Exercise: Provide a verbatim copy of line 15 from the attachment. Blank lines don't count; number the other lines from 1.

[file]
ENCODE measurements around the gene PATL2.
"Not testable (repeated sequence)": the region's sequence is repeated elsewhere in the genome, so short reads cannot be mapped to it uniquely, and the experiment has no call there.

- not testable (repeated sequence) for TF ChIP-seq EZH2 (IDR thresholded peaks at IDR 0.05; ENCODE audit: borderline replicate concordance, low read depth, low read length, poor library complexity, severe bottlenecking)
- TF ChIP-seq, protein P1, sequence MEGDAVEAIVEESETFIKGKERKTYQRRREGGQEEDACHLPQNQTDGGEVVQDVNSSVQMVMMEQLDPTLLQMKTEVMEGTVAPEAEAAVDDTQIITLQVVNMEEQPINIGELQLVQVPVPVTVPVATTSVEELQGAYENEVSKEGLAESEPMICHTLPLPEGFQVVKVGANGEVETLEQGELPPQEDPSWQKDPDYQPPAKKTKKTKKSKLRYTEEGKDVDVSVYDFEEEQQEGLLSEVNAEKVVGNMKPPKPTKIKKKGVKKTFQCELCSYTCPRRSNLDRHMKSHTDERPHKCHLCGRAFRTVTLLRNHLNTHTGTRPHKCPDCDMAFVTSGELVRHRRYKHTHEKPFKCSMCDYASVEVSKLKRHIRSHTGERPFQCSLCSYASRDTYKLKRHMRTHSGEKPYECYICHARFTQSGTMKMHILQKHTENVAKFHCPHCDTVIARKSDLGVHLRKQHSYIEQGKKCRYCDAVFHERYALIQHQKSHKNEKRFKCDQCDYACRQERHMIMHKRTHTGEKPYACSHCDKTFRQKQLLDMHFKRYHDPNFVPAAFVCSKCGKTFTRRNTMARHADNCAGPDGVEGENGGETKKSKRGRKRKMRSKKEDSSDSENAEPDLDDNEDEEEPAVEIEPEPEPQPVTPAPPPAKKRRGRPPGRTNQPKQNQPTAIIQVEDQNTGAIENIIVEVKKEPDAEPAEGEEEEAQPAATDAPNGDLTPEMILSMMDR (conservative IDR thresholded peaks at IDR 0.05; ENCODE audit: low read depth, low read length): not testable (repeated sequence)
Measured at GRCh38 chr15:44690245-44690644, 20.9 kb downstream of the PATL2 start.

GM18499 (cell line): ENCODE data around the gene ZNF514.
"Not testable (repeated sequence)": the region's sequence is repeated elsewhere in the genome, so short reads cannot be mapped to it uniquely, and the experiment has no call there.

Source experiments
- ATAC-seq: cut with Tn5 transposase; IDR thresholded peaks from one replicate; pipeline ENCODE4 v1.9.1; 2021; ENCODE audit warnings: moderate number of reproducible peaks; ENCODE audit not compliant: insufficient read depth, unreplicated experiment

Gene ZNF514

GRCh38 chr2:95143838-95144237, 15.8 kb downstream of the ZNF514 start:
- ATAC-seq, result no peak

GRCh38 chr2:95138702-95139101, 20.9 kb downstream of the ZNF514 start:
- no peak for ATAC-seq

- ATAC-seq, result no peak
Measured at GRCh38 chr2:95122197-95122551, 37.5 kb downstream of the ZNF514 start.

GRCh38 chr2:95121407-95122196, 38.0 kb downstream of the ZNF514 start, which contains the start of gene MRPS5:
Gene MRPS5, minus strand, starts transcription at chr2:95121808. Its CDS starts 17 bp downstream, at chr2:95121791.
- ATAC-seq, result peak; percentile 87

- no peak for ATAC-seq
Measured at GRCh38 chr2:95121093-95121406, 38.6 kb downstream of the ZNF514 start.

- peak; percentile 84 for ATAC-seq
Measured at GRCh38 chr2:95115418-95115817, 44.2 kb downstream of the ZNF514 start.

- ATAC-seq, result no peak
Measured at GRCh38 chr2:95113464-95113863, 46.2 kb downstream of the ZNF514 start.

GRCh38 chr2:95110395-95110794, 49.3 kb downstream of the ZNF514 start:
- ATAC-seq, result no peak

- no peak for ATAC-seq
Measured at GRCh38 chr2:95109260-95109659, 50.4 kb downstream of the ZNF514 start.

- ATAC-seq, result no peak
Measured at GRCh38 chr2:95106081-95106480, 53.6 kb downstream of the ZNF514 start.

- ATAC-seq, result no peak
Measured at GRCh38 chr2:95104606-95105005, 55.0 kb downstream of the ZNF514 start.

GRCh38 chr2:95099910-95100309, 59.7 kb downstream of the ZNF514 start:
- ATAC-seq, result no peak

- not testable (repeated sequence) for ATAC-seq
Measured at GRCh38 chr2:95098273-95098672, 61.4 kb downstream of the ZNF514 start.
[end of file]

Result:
- ATAC-seq, result no peak